H. E. the Hon. Mr Whitelaw Reid, the American Ambassador,
and Dr Fridtjof Nansen

From the Whitefriars Journal, vol. III, no. 3, June 1906, pp. 39-46.

The Annual Ladies' Banquet took place in the Empire Room at the Trocadero on Friday, April 27th 1906, and was largely attended. Friar R. Newton Crane was Prior, and the guests were His Excellency the Hon. Whitelaw Reid (the American Ambassador), Dr Fridtjof Nansen, Mrs Craigie ['John Oliver Hobbes'], Mrs Cornwallis West (earlier Lady Randolph Churchill), Mrs W. K. Clifford, Mrs Mabel Dearmer and the Rev. Percy Dearmer, Mrs T. P. O'Connor, Mrs de la Pasture and Mr I Henry de la Pasture, Mrs Alice Perrin, Mrs Katherine Cecil Thurston and Mr Thurston, and Mrs Alec Tweedie.

The dinner was preceded by a reception in the Alexandra Room. The Prior, on the removal of the cloth, gave the loyal toasts, and read the roll-call of welcome.
FRIAR WALTER RUNCIMAN, MP, who followed, gave the toast of 'The American Ambassador'. He said: 'This is a toast of welcome particularly appropriate to the Whitefriars Club, for his Excellency is here not only as a great diplomatist but also
as an author and journalist. We claim him as being one of our own cult. That is a qualification which is dear to everyone who has written successfully, is claimed by everyone who has written unsuccessfully, and is an object of envy to all the rest of the world. Mr Whitelaw Reid at one time in his long and successful career was a war correspondent, and I understand that during that period of his career he was brought into sharp conflict with the Press Censor, which I believe to be the correct attitude of mind for the fulfilment of the duty of a correspondent.' (Laughter.) 'He was far too informing, as all good correspondents are, and he wrote a book Ohio during the War, which is one of the standard works.

'He has long been the proprietor of the Tribune, as he was the editor of the Tribune, and he has done more than any man in the United States to raise American journalism to the high realm which it now occupies.' ('Hear, hear.') 'He has gone from success to success. We need hardly wonder at that when we recall that he hails from the State of Ohio. If I mistake not he is of Scottish-Irish extraction, and no combination in the world could give him a greater claim to distinction. The Scottish govern the earth and the Irish entertain it.' (Laughter.)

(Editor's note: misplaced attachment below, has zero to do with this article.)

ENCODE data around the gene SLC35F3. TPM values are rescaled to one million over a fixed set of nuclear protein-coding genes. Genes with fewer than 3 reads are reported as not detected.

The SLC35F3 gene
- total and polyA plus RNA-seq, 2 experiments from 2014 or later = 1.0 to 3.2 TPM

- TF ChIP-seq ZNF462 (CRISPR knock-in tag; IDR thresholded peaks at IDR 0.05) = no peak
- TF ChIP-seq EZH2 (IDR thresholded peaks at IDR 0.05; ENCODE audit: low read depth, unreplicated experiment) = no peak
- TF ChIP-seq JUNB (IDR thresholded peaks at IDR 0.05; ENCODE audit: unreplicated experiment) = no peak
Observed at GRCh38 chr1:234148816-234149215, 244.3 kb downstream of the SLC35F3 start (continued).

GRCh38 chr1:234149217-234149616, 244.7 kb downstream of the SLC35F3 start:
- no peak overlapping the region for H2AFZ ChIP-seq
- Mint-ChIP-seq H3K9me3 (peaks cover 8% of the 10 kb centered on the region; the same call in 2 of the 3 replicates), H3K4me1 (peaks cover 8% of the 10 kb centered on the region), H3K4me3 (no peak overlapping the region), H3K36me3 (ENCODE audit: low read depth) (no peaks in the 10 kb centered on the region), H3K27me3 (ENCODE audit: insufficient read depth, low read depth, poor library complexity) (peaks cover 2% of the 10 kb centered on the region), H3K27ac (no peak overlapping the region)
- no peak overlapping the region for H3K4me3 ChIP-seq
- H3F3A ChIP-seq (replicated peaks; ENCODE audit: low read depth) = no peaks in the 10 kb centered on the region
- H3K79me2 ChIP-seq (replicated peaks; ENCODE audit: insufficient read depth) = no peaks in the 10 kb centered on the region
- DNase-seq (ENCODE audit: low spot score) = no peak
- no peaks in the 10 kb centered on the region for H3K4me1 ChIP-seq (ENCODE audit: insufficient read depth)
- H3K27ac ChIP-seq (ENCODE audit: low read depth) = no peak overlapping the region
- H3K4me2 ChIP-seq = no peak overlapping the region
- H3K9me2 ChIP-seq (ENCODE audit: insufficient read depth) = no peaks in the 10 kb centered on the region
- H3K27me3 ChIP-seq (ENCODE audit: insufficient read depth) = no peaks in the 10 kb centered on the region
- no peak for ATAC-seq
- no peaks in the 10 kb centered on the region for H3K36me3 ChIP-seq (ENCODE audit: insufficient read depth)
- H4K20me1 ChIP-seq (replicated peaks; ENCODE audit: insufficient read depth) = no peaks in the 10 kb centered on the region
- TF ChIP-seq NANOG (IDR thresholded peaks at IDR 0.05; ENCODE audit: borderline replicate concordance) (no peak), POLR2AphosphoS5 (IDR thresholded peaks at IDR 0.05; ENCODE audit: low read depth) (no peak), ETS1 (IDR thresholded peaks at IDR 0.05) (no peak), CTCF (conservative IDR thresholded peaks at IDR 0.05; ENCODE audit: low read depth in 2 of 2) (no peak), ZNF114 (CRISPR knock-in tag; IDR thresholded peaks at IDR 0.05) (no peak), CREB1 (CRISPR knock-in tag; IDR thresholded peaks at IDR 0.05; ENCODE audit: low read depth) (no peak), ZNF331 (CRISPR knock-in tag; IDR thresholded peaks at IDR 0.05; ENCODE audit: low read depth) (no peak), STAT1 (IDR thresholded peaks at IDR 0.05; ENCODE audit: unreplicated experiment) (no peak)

'Mr Whitelaw Reid is so closely connected with our own people that we scarcely like to think it is necessary for him to be in London as an ambassador from another Power: We almost regard him as one of ourselves. But he is here as representing the American nation, and surely in no assembly of people has an American greater claims than upon a meeting in London of men and women who make the writing of English literature their main profession. In language, in feeling, and in enthusiasm for all that is free and just the American people are one with ourselves, and we, I think, are truly American.' (Hear, hear.)

'I think at this time we may very fitly express our deep sympathy with our cousins across the water in the great disaster which has befallen them in California. I understand Mrs Reid is very intimately associated with San Francisco1, and I think it is peculiarly fitting that we should express our great sympathy with her upon the disaster which has fallen upon that city, and must have brought great anxiety into her own home.' ('Hear, hear.') 'On personal, national and literary grounds I give you this toast, which I am confident you will drink with enthusiasm.'